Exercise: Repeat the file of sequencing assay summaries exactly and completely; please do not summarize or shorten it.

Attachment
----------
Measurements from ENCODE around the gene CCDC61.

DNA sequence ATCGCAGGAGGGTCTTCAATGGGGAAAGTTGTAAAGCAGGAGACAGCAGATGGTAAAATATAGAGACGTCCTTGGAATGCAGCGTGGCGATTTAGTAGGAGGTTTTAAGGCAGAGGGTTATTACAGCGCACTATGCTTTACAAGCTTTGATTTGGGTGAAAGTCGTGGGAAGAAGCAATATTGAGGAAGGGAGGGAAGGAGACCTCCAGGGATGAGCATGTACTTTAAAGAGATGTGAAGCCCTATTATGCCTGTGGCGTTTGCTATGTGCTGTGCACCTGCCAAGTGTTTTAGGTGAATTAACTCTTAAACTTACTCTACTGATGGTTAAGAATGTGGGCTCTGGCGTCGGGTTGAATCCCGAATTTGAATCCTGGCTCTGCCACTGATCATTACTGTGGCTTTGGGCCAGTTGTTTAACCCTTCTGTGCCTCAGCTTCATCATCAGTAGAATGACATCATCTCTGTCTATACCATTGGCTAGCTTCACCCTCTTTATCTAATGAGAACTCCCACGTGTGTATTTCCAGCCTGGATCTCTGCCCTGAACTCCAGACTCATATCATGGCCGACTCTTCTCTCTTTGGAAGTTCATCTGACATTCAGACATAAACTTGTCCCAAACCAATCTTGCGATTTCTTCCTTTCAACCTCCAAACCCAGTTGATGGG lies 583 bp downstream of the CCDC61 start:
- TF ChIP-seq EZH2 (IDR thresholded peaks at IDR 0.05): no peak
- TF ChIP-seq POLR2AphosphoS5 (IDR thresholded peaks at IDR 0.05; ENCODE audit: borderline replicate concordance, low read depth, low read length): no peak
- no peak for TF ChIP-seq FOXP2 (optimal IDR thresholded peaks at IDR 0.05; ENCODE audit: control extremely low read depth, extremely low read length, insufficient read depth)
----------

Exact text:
Measurements from ENCODE around the gene CCDC61.

DNA sequence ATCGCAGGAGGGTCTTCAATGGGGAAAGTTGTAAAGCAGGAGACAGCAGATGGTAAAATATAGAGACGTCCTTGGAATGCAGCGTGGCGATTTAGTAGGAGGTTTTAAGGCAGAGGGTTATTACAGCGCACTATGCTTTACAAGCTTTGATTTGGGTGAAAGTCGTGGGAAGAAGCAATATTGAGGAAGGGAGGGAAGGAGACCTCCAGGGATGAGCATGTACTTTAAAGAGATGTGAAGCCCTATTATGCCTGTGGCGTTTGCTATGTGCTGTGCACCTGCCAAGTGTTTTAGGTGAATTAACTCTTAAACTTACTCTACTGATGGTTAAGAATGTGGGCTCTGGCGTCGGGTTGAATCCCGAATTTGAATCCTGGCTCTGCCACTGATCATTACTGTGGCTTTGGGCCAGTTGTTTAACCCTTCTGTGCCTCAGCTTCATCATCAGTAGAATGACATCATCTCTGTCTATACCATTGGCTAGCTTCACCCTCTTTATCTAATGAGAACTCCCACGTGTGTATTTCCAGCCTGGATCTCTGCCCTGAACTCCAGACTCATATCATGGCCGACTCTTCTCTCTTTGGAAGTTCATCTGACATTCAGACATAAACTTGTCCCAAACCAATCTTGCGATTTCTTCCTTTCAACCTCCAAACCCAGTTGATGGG lies 583 bp downstream of the CCDC61 start:
- TF ChIP-seq EZH2 (IDR thresholded peaks at IDR 0.05): no peak
- TF ChIP-seq POLR2AphosphoS5 (IDR thresholded peaks at IDR 0.05; ENCODE audit: borderline replicate concordance, low read depth, low read length): no peak
- no peak for TF ChIP-seq FOXP2 (optimal IDR thresholded peaks at IDR 0.05; ENCODE audit: control extremely low read depth, extremely low read length, insufficient read depth)